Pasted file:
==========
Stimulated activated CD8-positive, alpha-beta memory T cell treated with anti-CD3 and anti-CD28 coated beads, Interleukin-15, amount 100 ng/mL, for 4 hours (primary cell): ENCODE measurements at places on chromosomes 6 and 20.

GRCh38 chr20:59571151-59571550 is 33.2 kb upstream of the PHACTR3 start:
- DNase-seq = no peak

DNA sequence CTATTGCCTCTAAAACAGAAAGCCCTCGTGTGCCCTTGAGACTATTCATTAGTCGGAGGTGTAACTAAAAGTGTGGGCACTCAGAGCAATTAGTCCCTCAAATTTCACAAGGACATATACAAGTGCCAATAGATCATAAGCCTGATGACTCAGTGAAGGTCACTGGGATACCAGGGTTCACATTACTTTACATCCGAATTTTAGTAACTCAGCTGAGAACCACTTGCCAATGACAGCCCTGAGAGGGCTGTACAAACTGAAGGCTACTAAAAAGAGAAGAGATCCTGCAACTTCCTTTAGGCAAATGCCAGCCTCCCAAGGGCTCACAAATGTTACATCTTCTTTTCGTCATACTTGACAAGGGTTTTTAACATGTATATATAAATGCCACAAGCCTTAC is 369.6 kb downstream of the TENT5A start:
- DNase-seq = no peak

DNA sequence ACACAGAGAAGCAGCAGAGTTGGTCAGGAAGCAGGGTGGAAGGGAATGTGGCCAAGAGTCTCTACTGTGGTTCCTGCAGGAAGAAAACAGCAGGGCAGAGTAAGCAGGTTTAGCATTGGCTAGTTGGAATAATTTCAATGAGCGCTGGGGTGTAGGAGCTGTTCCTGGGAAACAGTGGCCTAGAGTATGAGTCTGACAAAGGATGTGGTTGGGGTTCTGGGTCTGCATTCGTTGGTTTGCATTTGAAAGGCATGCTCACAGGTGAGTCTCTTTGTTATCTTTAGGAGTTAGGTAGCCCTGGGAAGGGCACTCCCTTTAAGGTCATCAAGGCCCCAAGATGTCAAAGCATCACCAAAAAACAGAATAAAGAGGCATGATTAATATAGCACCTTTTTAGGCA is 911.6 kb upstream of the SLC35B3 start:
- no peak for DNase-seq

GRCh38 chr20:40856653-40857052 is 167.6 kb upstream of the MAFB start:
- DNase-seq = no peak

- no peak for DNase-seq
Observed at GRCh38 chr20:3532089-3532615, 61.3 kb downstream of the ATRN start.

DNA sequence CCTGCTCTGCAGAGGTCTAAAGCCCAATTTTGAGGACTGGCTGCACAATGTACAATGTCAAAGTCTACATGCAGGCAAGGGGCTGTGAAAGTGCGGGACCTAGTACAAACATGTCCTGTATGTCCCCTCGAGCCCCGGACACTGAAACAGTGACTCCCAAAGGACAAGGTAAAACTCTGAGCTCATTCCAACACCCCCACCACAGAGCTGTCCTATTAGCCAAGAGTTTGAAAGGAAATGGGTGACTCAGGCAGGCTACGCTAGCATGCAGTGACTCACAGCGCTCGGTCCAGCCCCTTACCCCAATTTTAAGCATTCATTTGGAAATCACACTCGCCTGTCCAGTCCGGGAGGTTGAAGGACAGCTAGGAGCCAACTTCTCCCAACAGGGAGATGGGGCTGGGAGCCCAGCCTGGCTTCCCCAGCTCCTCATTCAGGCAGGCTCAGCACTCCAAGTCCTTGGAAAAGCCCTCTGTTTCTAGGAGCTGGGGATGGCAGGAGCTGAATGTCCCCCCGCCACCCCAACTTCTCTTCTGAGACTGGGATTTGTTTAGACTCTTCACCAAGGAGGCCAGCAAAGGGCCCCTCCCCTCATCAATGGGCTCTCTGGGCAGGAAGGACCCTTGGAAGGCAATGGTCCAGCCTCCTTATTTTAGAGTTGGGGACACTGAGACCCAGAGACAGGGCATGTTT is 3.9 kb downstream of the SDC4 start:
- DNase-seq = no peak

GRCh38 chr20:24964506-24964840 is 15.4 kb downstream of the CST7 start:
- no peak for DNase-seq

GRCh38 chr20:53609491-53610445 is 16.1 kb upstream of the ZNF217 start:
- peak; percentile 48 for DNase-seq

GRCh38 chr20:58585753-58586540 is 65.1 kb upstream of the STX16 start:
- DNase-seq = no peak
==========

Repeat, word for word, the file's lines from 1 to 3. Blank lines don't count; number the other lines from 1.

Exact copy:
Stimulated activated CD8-positive, alpha-beta memory T cell treated with anti-CD3 and anti-CD28 coated beads, Interleukin-15, amount 100 ng/mL, for 4 hours (primary cell): ENCODE measurements at places on chromosomes 6 and 20.

GRCh38 chr20:59571151-59571550 is 33.2 kb upstream of the PHACTR3 start:
- DNase-seq = no peak